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In the beginning of this week’s parshah, the Torah warns us against planting trees adjacent to the Mizbeiach: “lo sita l’cha asheirah kol eitz eitzel mizbach Hashem” (Devarim 16:21). Rashi explains that this prohibition applies not only to the area adjacent to the Mizbeiach, but to the entire Har HaBayis. The Rambam (Hilchos Avodah Zarah 6:9) and the Ramban (in his commentary on this pasuk) argue that the prohibition to plant trees only applies to the area adjacent to the Mizbeiach and the azarah (courtyard); the rest of Har HaBayis is not included in the prohibition.

Rav Akiva Eiger, in his commentary on the Shulchan Aruch (Orach Chayim 150), quotes, and agrees with, R’ Arma’ah who says there is a rabbinic prohibition against planting trees adjacent to a shul. In contrast, the Netziv (in Teshuvos Meishiv Davar) and Binyan Tzion (1:9) maintain that planting trees next to a shul is permitted. They believe the prohibition only extends to the Beis Hamikdash, which has greater kedushah than a shul.

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One simple explanation of this dispute is as follows: Rav Akiva Eiger and R’ Arma’ah equate the kedushah of a shul – on some level – to that of the Beis Hamikdash (this fact is evident in other places of halacha). The Netziv and Binyan Tzion, however, maintain that a shul is on a lower level of kedushah than the Beis Hamikdash, and the prohibition against planting trees therefore doesn’t apply to it.

The sefer Harirei Kedem suggests an alternative solution. Perhaps the Netziv and the Binyan Tzion agree that a shul’s level of kedushah is indeed great enough to prohibit planting trees in it. Its courtyard, though, is a separate entity – one which doesn’t possess kedushah. (Indeed, the Mishnah Berurah [154:3] cites the Maharit [2:4], who that says the garden of a shul possesses no kedushah.) Therefore, one may plant trees in it. It’s true that the courtyard of the Beis Hamikdash did possess kedushah, but we cannot compare the two courtyards since the place of the entire Beis Hamikdash was chosen and made kadosh by Hashem.

When I first encountered this explanation, I took issue with it. For even if a shul’s courtyard does not possess kedushah, planting in it could still be prohibited. The prohibition of planting a tree next to a shul is derived from the prohibition of planting a tree next to the Mizbeiach. It is not at all evident that the place next to the Mizbeiach needs to be kadosh for the prohibition to be in effect. For example, if a flowerpot (with no holes in it) was magically suspended in the air adjacent to the Mezbeiach, I believe planting in it would be prohibited even though the flowerpot is clearly not kadosh. The same, therefore, should be true of the area next to the shul. It should be prohibited to plant there even if the area possesses no kedushah.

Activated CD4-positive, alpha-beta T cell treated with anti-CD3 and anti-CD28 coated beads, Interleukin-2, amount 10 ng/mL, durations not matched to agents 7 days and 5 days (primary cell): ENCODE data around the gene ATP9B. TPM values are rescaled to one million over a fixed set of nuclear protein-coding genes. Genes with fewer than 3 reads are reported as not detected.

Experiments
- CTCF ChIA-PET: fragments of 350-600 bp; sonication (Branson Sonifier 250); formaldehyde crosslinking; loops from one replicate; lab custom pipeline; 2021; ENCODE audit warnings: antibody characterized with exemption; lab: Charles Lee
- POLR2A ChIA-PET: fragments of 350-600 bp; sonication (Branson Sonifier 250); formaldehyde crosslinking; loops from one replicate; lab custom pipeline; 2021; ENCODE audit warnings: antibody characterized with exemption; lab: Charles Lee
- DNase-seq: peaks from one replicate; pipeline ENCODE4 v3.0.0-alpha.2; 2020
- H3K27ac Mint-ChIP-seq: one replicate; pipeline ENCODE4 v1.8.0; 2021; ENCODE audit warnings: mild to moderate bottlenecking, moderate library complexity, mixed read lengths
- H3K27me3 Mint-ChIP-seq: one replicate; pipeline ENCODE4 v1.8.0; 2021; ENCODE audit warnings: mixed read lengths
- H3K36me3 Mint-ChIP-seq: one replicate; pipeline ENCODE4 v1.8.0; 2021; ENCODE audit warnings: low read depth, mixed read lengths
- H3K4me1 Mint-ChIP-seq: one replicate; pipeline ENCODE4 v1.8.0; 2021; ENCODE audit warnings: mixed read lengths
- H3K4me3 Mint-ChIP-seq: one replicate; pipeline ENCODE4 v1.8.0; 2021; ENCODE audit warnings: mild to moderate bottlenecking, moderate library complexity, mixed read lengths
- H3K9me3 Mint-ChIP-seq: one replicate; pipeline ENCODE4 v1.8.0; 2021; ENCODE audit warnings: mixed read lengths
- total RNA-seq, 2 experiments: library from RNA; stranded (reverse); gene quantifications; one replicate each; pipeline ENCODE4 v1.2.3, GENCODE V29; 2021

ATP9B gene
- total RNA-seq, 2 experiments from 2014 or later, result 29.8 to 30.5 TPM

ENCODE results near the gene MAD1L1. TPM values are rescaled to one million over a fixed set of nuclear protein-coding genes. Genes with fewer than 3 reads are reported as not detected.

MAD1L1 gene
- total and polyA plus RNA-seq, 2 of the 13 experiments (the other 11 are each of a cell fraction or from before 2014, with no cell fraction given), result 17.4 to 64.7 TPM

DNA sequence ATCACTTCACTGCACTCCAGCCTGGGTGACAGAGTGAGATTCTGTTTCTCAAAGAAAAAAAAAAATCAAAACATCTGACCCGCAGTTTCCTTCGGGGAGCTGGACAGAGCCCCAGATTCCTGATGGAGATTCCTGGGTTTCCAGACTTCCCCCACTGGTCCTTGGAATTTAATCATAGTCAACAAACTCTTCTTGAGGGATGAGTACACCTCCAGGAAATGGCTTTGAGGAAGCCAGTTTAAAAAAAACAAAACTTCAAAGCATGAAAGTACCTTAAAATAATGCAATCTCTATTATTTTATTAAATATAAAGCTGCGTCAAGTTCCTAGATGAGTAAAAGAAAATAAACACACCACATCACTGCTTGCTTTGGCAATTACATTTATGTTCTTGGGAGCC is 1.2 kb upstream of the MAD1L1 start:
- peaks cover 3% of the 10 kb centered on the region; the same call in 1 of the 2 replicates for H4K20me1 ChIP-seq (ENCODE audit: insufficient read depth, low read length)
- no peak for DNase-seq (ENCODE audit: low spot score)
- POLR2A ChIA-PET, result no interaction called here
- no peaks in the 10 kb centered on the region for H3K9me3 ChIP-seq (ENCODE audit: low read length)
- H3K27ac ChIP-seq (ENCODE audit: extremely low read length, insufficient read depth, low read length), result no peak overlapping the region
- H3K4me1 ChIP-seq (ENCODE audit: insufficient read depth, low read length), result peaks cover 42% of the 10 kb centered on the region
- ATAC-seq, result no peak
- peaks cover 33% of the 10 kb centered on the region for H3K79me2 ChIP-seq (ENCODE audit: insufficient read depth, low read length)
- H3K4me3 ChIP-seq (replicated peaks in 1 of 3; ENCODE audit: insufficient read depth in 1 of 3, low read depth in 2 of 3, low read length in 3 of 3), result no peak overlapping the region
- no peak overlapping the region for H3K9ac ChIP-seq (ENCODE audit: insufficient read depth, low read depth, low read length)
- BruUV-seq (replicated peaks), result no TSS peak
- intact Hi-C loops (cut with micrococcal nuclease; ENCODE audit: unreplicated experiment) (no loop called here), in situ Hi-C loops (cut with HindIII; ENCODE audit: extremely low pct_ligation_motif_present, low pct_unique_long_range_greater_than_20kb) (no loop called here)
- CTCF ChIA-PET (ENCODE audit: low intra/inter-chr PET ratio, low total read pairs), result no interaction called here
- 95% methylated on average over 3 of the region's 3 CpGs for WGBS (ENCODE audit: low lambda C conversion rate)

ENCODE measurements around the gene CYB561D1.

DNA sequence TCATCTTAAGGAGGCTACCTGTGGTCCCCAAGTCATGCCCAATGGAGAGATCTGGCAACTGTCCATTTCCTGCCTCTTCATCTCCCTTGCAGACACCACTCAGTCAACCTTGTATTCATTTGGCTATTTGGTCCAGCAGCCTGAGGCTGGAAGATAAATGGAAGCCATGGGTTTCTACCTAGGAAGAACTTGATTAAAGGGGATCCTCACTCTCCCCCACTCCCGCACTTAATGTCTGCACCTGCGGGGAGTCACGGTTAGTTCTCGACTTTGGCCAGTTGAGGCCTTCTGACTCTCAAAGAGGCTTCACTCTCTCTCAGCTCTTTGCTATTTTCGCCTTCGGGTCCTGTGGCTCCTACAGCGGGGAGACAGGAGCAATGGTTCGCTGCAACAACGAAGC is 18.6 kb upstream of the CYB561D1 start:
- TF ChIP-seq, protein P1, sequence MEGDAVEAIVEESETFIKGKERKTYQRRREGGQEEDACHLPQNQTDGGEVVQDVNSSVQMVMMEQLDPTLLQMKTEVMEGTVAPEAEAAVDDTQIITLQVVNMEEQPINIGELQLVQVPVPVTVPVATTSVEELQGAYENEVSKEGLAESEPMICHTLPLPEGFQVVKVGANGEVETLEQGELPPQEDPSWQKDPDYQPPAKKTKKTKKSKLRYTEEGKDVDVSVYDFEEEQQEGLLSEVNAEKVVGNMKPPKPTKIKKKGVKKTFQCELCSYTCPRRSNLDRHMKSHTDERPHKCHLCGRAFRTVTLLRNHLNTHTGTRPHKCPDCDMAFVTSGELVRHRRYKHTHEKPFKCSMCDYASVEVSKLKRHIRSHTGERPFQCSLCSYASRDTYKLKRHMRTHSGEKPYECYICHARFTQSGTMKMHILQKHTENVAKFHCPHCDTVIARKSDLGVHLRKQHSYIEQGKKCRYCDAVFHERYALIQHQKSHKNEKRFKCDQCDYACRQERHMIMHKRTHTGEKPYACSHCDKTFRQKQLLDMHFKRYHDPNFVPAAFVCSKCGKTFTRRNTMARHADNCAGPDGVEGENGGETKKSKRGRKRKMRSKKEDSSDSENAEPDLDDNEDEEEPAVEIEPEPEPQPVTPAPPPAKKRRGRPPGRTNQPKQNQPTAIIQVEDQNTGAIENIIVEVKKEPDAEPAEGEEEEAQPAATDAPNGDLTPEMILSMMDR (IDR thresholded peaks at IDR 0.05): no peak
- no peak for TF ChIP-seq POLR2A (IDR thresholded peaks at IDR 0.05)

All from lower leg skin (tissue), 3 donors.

I called the author of the sefer Harirei Kedem, my rebbe, Rabbi Shurkin, and he immediately responded that the prohibition of planting next to the Mizbeiach is definitely dependent on the kedushah of the area.

As proof, he cited a machlokes Rishonim whether the prohibition applies only in the azarah or if it extends throughout the entire Har Habayis. According to the Rishonim who opine that the prohibition only applies to the azarah, there are places on Har Habayis that are closer to the Mizbeiach than the furthest parts of the azarah. And yet, one may plant in those places, but not in the azarah. This proves that “proximity” is determined solely based on the kedushah of the area, not geographical distance.

Thus, the explanation given by the Harirei Kedem that the Netziv and the Binyan Tzion maintain that it is permitted to plant next to a shul because it possesses no kedushah remains sound.

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Rabbi Fuchs learned in Yeshivas Toras Moshe, where he became a close talmid of Rav Michel Shurkin, shlit”a. While he was there he received semicha from Rav Zalman Nechemia Goldberg, shlit”a. He then learned in Mirrer Yeshiva in Brooklyn, and became a close talmid of Rav Shmuel Berenbaum, zt”l. Rabbi Fuchs received semicha from the Mirrer Yeshiva as well. After Rav Shmuel’s petira Rabbi Fuchs learned in Bais Hatalmud Kollel for six years. He is currently a Shoel Umaishiv in Yeshivas Beis Meir in Lakewood, and a Torah editor and weekly columnist at The Jewish Press.